By Kathleen Troher, ahchealthenews.com
As opioid prescriptions rose sharply in the U.S., so did the number of children and teens poisoned by them. That’s according to a new study published in JAMA Pediatrics this week.
As part of the study, researchers from the Yale School of Medicine analyzed pediatric hospital discharge records from 1997 through 2012 and found 13,052 patients ages 1 to 19 were poisoned by prescription opioids. Of those, 176 died. Even more troubling, of the children who received emergency treatment, the numbers more than doubled between 1997 and 2012.
In many cases, especially among the youngest children, the poisonings were the result of exposure to prescriptions intended for adults. Dr. Adam Rubinstein, an internal medicine and addiction medicine physician at Advocate Condell Medical Center in Libertyville, Ill., says adults must be vigilant about not leaving their prescription drugs within easy reach of children.
“When physicians prescribe any controlled substance, they should at the same time tell patients they expect them to purchase a lock box or safe to store them in,” Dr. Rubinstein says. “They should not share the key or combination with anyone.”
Dr. Rubinstein says proper disposal of prescription medication is equally important. In Lake County and some other parts of Illinois, people can drop off prescription opioids in drug collection boxes located at police departments and Walgreens stores.
Most of the drugs dropped into these collection boxes are from people who no longer need the medication they were prescribed or from those who had family members who passed away with unused prescriptions.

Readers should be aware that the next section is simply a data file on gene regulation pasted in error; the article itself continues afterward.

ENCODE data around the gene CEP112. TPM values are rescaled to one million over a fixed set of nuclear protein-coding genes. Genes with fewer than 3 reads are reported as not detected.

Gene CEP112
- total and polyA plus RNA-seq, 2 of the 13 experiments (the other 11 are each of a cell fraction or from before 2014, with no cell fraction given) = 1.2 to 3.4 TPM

“Disposing of prescription medications when they no longer are needed is crucial,” Dr. Rubinstein says, noting when leftover prescriptions remain in a home, children can find them.
The researchers found the largest percentage increase of prescription opioid poisonings among the youngest group of children between the ages of 1 and 4. In this group, the incidence rate rose 205 percent.
Adolescents in the 15 to 19 age group had the highest incidence of poisonings overall for each of the years studied. In this group, poisonings rose 176 percent. The teens primarily were hospitalized because they took opioids in an attempt to commit suicide, or they misused or abused the drugs and overdosed.
Overall, the number the number of children ages 1 to 19 hospitalized for prescription opioid poisonings rose 165 percent over the course of the 15 years studied.
The researchers concluded that more resources need to be directed toward addressing opioid misuse and abuse during adolescence. As for clinicians who prescribe opioids to children who suffer with acute or chronic pain, the researchers believe national clinical practice guidelines that include pediatric-specific recommendations are urgently needed.
Parental education, policy initiatives and consumer-product regulations also are needed to reduce children’s exposure to opioids, the researchers say. Dr. Rubinstein agrees, noting that more can be done to improve childproof packaging, and more needs to be done to educate physicians on properly prescribing opioids. From 1999 to 2010, retail sales of prescription opioids quadrupled, according to the study.
“If we would stop prescribing opioids as if they were just Tylenol, we wouldn’t have as many children dying,” Dr. Rubinstein says.